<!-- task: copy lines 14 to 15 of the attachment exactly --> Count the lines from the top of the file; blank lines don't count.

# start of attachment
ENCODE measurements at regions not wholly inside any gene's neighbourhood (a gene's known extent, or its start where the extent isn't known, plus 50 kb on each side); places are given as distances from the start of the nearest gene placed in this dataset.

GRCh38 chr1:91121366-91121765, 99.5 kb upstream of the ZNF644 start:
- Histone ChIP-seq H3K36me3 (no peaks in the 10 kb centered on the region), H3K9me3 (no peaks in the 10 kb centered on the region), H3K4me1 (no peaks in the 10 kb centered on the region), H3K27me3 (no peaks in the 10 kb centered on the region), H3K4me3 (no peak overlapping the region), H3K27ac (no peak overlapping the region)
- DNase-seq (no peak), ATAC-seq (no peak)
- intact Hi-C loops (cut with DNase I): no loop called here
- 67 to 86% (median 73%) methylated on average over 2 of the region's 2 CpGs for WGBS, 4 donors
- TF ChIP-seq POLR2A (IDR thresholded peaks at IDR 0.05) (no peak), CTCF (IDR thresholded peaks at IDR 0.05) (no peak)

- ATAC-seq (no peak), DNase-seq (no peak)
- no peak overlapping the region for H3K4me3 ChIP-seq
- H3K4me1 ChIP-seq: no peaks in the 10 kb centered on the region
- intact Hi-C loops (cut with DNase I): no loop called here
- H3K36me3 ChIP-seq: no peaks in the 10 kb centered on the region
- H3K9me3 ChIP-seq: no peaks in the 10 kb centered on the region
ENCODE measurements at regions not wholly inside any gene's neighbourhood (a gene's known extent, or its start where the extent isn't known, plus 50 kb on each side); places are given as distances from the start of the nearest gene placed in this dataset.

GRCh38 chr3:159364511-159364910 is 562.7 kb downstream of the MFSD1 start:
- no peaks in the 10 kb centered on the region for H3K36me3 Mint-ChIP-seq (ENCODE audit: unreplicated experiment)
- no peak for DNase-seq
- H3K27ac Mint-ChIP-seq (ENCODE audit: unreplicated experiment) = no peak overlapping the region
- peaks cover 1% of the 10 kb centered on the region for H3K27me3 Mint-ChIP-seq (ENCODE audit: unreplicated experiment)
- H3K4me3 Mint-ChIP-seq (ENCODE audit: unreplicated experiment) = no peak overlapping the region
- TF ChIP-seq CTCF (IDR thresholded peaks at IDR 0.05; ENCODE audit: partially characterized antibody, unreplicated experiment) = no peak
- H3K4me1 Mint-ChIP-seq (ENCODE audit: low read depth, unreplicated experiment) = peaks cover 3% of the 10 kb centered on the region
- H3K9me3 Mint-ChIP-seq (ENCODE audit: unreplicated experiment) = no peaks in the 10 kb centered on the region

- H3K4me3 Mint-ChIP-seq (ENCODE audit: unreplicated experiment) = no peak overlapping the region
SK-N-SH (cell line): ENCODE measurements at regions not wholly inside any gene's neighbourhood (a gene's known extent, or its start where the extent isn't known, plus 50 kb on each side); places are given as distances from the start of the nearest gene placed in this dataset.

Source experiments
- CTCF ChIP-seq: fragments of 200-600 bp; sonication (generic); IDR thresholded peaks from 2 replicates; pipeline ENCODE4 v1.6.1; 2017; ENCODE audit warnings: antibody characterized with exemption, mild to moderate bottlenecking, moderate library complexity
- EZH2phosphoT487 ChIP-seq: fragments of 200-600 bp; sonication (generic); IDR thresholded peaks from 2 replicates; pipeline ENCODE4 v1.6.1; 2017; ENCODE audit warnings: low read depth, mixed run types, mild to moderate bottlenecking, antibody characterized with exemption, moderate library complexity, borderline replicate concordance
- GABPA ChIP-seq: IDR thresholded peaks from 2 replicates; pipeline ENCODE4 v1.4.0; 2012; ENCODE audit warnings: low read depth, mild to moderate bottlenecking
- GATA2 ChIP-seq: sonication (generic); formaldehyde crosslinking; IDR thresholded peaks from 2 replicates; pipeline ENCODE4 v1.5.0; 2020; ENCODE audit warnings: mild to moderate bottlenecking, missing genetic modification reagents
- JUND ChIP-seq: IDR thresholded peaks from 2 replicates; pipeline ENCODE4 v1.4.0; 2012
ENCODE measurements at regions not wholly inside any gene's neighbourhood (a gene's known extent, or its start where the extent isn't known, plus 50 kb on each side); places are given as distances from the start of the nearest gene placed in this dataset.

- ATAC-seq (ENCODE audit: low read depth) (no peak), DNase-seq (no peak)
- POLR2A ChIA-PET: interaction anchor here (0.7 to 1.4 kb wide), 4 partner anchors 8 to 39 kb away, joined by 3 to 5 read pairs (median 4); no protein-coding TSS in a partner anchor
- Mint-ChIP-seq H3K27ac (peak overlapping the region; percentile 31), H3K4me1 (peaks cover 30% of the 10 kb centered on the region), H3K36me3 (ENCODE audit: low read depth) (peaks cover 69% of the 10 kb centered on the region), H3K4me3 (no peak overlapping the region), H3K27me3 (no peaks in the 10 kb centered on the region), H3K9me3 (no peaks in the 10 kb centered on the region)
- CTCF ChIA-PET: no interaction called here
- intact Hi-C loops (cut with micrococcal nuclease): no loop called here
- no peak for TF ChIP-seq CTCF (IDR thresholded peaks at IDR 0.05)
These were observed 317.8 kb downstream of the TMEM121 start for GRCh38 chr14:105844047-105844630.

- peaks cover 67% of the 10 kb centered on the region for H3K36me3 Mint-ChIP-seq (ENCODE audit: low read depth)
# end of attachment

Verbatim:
ENCODE measurements at regions not wholly inside any gene's neighbourhood (a gene's known extent, or its start where the extent isn't known, plus 50 kb on each side); places are given as distances from the start of the nearest gene placed in this dataset.

GRCh38 chr3:159364511-159364910 is 562.7 kb downstream of the MFSD1 start: